Saturday of the Second Week of Lent



- Ryan G. Duns, SJ


While waiting at the doctor's office this morning, I began reading a marvelous book entitled Passage to Modernity: An Essay in the Hermeneutics of Nature and Culture written by Louis Dupré. I was grateful to have this book as it helped me to pass the time as I waited amidst a throng of coughing and sneezing patients (me being one of them). [If you're curious, I was diagnosed with "walking pneumonia" and put on a course of antibiotics]

Dupré writes:
The quality of a civilization may be measured both by the complexity of its ingredients and by the harmony of their order. The more diverse elements it succeeds in integrating within a harmonious and unified balance, the greater its potential and, usually, its achievements are. (29) 
I refer to this because I think today's famous parable of the Prodigal Son is captured well by this quote. The Father in the parable operates within an economy very different from either son. The youngest son wants it "his way, right away." We know that this son squanders his inheritance and then, starving and envious of the food fed to pigs, realizes that he desires nothing more than to dwell within his father's house once more. The older son operates within an economy of resentment: the father's ready forgiveness is an offense to his "pull yourself up by your bootstraps" ethic.

Is it not amazing that the Father's house is big enough to accomodate both sons? Is it not equally amazing that the son who has stayed so very close to the father for such a long time is the one furthest away from the father's heart, whereas the one who has strayed furthest is, in a sense, closest? I cannot help but think my own Catholic Church fails to grasp this, with many commentators apparently so eager to decide who is "in" and who is "out" of the Church...even though, and not surprisingly, "in" usually translates into "agrees with me" and "out" means "I disagree"!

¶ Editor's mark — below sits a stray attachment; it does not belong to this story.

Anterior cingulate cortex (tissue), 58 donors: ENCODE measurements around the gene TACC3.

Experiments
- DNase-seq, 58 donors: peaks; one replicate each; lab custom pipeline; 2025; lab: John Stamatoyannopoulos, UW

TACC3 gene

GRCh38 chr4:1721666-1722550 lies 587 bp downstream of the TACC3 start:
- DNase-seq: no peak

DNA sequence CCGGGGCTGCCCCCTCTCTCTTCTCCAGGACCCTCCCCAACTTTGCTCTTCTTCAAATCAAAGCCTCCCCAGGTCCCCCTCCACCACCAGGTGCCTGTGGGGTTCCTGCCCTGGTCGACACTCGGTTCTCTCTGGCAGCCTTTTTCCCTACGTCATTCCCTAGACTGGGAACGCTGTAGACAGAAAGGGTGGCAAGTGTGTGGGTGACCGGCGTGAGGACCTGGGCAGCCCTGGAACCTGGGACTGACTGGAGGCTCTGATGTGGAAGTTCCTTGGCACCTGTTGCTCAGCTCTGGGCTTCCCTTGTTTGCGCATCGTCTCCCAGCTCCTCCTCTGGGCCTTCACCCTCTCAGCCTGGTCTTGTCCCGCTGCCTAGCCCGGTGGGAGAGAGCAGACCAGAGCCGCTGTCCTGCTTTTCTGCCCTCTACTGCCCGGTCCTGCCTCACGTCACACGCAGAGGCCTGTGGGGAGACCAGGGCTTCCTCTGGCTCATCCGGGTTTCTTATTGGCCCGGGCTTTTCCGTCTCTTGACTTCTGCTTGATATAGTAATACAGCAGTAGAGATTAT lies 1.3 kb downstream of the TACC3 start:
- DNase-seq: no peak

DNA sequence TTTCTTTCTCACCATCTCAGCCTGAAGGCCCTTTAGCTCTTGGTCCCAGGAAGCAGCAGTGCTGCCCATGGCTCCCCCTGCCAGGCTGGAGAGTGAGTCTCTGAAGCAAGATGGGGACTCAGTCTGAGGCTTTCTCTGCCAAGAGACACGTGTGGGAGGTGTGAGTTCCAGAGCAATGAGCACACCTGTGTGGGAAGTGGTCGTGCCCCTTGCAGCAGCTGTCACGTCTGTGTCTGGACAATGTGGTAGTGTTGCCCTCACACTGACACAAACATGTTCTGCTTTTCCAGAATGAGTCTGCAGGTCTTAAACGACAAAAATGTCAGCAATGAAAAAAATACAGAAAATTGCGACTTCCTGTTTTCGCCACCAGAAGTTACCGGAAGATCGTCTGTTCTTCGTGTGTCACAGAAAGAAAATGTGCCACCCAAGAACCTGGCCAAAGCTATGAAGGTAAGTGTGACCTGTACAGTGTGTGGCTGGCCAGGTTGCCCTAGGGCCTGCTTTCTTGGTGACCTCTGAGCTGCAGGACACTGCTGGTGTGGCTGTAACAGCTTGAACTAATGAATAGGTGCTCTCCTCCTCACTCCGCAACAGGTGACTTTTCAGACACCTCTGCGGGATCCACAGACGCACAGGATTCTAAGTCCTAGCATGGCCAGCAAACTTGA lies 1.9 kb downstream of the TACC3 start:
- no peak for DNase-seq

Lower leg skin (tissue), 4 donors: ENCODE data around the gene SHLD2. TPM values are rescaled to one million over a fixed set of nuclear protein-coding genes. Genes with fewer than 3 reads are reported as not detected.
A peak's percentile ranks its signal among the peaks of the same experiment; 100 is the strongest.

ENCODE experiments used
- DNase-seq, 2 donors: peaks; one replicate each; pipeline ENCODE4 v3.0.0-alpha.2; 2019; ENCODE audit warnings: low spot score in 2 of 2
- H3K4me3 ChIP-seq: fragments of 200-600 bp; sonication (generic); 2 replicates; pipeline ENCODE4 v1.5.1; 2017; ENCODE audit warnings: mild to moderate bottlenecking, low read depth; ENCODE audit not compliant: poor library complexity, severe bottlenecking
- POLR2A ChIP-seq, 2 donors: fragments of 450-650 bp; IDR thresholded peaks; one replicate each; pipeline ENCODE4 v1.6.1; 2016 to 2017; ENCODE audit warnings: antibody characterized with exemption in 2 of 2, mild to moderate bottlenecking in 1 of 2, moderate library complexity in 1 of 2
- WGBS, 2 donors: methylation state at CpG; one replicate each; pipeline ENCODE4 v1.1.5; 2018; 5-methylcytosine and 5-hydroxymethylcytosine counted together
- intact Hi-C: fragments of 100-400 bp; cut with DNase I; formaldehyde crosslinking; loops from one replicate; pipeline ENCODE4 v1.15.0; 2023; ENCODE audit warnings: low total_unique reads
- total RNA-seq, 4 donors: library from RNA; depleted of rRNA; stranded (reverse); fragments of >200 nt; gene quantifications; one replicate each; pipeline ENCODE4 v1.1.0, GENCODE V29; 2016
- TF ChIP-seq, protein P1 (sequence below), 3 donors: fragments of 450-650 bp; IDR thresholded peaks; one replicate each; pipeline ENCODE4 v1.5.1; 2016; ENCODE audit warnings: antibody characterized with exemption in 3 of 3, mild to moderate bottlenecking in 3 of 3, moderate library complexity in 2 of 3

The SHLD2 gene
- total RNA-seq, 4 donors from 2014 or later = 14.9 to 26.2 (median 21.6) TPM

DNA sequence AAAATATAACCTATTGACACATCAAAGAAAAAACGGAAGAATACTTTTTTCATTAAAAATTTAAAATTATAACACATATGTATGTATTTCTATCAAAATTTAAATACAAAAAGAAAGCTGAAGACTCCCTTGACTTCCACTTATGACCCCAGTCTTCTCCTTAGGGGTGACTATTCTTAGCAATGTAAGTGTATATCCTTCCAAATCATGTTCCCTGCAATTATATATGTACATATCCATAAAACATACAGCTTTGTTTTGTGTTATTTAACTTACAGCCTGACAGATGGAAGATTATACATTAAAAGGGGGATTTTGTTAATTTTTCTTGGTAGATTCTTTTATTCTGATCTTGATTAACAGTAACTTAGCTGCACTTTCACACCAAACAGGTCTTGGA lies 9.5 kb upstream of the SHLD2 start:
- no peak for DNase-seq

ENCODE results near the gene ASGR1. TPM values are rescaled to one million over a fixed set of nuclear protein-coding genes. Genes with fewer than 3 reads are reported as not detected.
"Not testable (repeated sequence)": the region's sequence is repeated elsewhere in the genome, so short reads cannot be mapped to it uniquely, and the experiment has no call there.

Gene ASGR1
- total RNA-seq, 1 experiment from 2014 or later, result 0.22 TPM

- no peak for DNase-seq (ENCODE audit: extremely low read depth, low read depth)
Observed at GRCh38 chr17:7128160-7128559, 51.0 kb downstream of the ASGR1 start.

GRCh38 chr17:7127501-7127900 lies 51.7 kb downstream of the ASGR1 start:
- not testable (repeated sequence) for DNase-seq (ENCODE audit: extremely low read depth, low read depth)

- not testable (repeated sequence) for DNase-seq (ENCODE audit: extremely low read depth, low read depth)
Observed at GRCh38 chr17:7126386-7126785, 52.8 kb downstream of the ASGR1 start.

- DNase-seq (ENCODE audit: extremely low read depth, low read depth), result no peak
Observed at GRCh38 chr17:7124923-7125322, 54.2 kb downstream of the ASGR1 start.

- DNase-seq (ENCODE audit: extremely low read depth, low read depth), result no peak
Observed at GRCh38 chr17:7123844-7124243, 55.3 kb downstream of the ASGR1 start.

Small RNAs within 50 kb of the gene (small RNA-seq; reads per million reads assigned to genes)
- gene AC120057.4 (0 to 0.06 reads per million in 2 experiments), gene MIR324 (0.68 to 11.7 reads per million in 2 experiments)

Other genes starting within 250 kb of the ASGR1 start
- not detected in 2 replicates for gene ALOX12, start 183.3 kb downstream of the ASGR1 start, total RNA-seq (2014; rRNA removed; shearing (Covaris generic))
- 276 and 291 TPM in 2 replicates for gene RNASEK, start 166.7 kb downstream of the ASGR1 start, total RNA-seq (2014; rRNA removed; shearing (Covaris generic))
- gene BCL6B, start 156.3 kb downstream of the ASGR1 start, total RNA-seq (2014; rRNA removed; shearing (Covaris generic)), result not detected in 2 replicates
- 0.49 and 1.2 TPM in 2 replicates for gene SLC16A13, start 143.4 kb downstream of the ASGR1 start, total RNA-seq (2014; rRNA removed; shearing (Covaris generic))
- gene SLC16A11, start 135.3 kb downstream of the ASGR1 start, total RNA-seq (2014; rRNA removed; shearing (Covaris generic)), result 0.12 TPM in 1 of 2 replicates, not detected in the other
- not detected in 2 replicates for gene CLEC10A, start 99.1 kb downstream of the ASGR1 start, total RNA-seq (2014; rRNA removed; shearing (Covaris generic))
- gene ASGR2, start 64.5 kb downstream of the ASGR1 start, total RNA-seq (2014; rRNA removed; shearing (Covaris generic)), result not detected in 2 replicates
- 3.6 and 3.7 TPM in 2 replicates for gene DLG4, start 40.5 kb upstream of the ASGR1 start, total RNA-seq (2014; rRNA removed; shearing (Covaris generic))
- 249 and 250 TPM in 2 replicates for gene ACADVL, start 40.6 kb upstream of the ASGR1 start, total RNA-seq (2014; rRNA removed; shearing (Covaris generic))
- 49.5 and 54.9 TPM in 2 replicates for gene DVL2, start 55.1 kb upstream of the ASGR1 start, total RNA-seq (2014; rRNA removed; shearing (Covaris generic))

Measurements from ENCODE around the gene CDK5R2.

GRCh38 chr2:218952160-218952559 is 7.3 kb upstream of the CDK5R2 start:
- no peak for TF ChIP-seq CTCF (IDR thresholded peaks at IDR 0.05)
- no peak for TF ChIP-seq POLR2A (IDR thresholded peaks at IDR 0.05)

I think that we Christians fail, too often, to realize the revolution inherent in Jesus' words and deeds. We turn a parable like this into a pious platitude that short-sells the amazing and creative forgiving love of God. I guess we try to domesticate the saving power of God so that it doesn't challenge us too much to do anything extraordinary for the Kingdom.

Jesus' ministry demonstrates the shape God's Kingdom. God's mercy and love extends near and far, from the center to the margins, and draws all toward the Father's embrace. Perhaps today could provide an opportunity for considering whether we trust Jesus' teaching, whether we can imagine the wideness and hospitality of God's Kingdom, whether we can yield our hearts to being incorporated into the order of God's Reign. May we all reach out to the margins of the Church and invite others, through word and deed, to experience the saving love that is the Gospel. 
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